View Article and Find Full Text PDF

Download full-text PDF

Source
http://dx.doi.org/10.1055/s-0038-1653986DOI Listing
June 2018

Assessment of a Patient-Specific, 3-Dimensionally Printed Endoscopic Sinus and Skull Base Surgical Model.

JAMA Otolaryngol Head Neck Surg 2018 07;144(7):574-579

Department of Otolaryngology-Head and Neck Surgery, University of California, Davis Medical Center, Sacramento.

Importance: Three-dimensional (3D) printing is an emerging tool in the creation of anatomical models for simulation and preoperative planning. Its use in sinus and skull base surgery has been limited because of difficulty in replicating the details of sinus anatomy.

Objective: To describe the development of 3D-printed sinus and skull base models for use in endoscopic skull base surgery.

Design, Setting, And Participants: In this single-center study performed from April 1, 2017, through June 1, 2017, a total of 7 otolaryngology residents and 2 attending physicians at a tertiary academic center were recruited to evaluate the procedural anatomical accuracy and haptic feedback of the printed model.

Interventions: A 3D model of sinus and skull base anatomy with high-resolution, 3D printed material (VeroWhite) was printed using a 3D printer. Anatomical accuracy was assessed by comparing a computed tomogram of the original patient with that of the 3D model across set anatomical landmarks (eg, depth of cribriform plate). Image-guided navigation was also used to evaluate accuracy of 13 surgical landmarks. Likert scale questionnaires (1 indicating strongly disagree; 2, disagree; 3, neutral; 4, agree; and 5, strongly agree) were administered to 9 study participants who each performed sinus and skull base dissections on the 3D-printed model to evaluate anatomical accuracy and haptic feedback.

Main Outcomes And Measures: Main outcomes of the study include objective anatomical accuracy through imaging and navigation and haptic evaluation by the study participants.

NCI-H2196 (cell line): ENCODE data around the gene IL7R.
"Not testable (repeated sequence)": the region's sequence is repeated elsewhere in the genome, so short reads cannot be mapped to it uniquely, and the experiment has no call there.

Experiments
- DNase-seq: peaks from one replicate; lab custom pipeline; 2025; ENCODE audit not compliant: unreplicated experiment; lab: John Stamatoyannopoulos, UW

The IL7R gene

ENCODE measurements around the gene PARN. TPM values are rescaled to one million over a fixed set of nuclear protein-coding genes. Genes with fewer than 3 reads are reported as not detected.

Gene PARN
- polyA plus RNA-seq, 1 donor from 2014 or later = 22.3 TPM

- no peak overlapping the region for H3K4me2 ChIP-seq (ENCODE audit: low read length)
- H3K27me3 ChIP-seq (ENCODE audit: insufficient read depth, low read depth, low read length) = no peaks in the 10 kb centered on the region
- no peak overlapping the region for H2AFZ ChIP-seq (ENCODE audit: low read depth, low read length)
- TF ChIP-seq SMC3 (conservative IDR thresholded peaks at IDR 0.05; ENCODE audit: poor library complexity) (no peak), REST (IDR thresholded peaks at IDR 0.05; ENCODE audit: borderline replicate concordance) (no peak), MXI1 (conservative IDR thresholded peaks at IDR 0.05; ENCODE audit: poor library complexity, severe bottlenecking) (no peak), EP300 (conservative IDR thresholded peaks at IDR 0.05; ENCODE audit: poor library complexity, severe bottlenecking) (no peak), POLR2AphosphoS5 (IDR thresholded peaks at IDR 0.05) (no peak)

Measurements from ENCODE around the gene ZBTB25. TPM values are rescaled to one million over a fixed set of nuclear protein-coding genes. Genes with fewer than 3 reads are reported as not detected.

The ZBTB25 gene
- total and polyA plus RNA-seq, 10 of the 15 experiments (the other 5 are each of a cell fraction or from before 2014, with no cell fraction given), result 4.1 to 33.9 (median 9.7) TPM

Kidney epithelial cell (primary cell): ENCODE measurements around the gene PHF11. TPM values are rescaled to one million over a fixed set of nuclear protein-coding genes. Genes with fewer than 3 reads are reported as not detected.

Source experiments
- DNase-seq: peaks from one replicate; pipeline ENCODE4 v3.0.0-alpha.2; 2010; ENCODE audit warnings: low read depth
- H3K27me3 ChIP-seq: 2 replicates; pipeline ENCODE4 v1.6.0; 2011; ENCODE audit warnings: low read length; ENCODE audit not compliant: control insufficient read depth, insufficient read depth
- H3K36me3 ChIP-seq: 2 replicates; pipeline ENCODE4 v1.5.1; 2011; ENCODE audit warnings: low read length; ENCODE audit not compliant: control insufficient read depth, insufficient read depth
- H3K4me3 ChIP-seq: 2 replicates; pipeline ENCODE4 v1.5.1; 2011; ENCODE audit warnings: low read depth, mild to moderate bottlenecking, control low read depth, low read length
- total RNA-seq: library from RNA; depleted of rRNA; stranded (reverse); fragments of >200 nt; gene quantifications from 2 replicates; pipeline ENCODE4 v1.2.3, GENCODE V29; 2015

Results: Seven otolaryngology residents (3 postgraduate year [PGY]-5 residents, 2 PGY-4 residents, 1 PGY-3 resident, and 1 PGY-2 resident) and 2 attending physicians evaluated the haptic feedback of the 3D model. Computed tomographic comparison demonstrated a less than 5% difference between patient and 3D model measurements. Image-guided navigation confirmed accuracy of 13 landmarks to within 1 mm. Likert scores were a mean (SD) of 4.00 (0.71) for overall procedural anatomical accuracy and 4.67 (0.5) for haptic feedback.

Conclusions And Relevance: This study shows that high-resolution, 3D-printed sinus and skull base models can be generated with anatomical and haptic accuracy. This technology has the potential to be useful in surgical training and preoperative planning and as a supplemental or alternative simulation or training platform to cadaveric dissection.
View Article and Find Full Text PDF

Download full-text PDF

Source
http://dx.doi.org/10.1001/jamaoto.2018.0473DOI Listing
http://www.ncbi.nlm.nih.gov/pmc/articles/PMC6145784PMC
July 2018

Optimization of 3D Print Material for the Recreation of Patient-Specific Temporal Bone Models.

Ann Otol Rhinol Laryngol 2018 May;127(5):338-343